Another productive week on my end! I started the new job on Monday and am so far loving it; really great environment with excellent management. They have been very patient with me while my leg is broken and have allowed me to start every other day until the cast comes off. While my opposite hip starts to really hurt by the end of my shifts, I’m really glad that I have that day off in between shifts to recover! I am also starting to feel strong again climbing and have gotten used to doing it without my right leg. It’s amazing how much harder it is on your upper body when you’re missing a leg. A few more weeks of this definitely will help my power and strength by the time my cast comes off (3 more weeks to go!). I am very excited to have my independence back when it comes off, good timing for the spring climbing season as well :).
Here’s a picture of me a few weeks before the broken leg at a ‘boulder night’ at my old climbing gym. Photo credit to my friend Will (find more of his photography on his website http://www.flickr.com/photos/wkphotography/)
It’s becoming very clear that our health is not only controlled by our genes, but also our environment and, interestingly, the communities of organisms that inhabit us. The human body can be viewed as an ever changing ecosystem made up of approximately 100 trillion microbes that are collectively referred to as our microbiota. While these inhabitants are present throughout the body, they are concentrated in our gastrointestinal tract where they play a significant role in our overall health, nutritional uptake, behaviour, mental well-being and risk for disease. Varying species compositions have been demonstrated to be key contributors to just about every disease (e.g. allergy, obesity, diabetes, heart disease, depression, autism, inflammatory bowel syndrome) in developed countries, making our gut microbiota a key factor in health promotion and disease prevention. With our gut microbiota being such a pivotal component of our overall health, why are they so important and how do we achieve a healthy microbiota?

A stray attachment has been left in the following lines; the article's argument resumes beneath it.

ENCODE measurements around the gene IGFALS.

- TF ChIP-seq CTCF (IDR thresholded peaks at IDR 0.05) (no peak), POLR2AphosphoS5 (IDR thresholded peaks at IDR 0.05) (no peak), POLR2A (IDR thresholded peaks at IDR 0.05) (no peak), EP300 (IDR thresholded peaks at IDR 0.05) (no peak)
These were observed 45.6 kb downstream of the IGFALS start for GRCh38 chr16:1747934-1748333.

What is the significance of a healthy gut microbiota?
Bacteria begin colonizing the human body immediately after birth and play an important role in the early development of our gut, brain, endocrine and immune system. Their diversity is shaped by a number of factors including genetics, transmission of bacteria from our mother (e.g. natural vs caesarian birth), diet, infection, antibiotics, stress and exposure to unsterile environments throughout childhood. By adulthood, microbial cells exceed around 10-fold the number of human cells, with the majority found in the gastrointestinal tract. Our gut microbiota influence our health in a number of ways. They protects us from harmful pathogens, they determine how we absorb, store and metabolize fats, sugars, calories and other nutrients, they help control inflammation, they elevate our mental health and they help establish a healthy gastrointestinal tract. Our microbiota are also vital for the breakdown of fiber and complex carbohydrates (those that aren’t broken down in our small intestine) by using added enzymes that the human body can’t produce. The fermentation of these hardier carbohydrates provides energy for both us and our microbial residents, allowing healthy bacterial growth and the production of sugar and short-chain fatty acids, which have health promoting effects. For example, these fatty acids have been demonstrated to reduce cancer production (tumor necrosis factor), improve our immune response, reduce our body fat, stimulate a healthy colon, increase food intake control, and reduce inflammation.
How can we achieve a health microbiota?
1) Eat more fiber!
Fiber is the most important nutritional factor on the health of our microbiome and their ability to product short chain fatty acids. While westernized diets, typically high in processed foods, saturated fat and low in fiber, result in a microflora that produces less short chain fatty acids and typically promotes inflammation, high fiber and low fat diets have been demonstrated to do just the opposite. High fiber diets reduce inflammation, protect against cancer and feed our gut bacteria, allowing good bacteria to thrive. In fact, fiber consumption is associated with lower levels of e.coli, salmonella and listeria bacteria. Fiber can be easily incorporated into your diet simply by eating more plant based foods. Serve up some veggies, fruit or nuts for your next snack and you’ll be on your way to a healthier microbiota.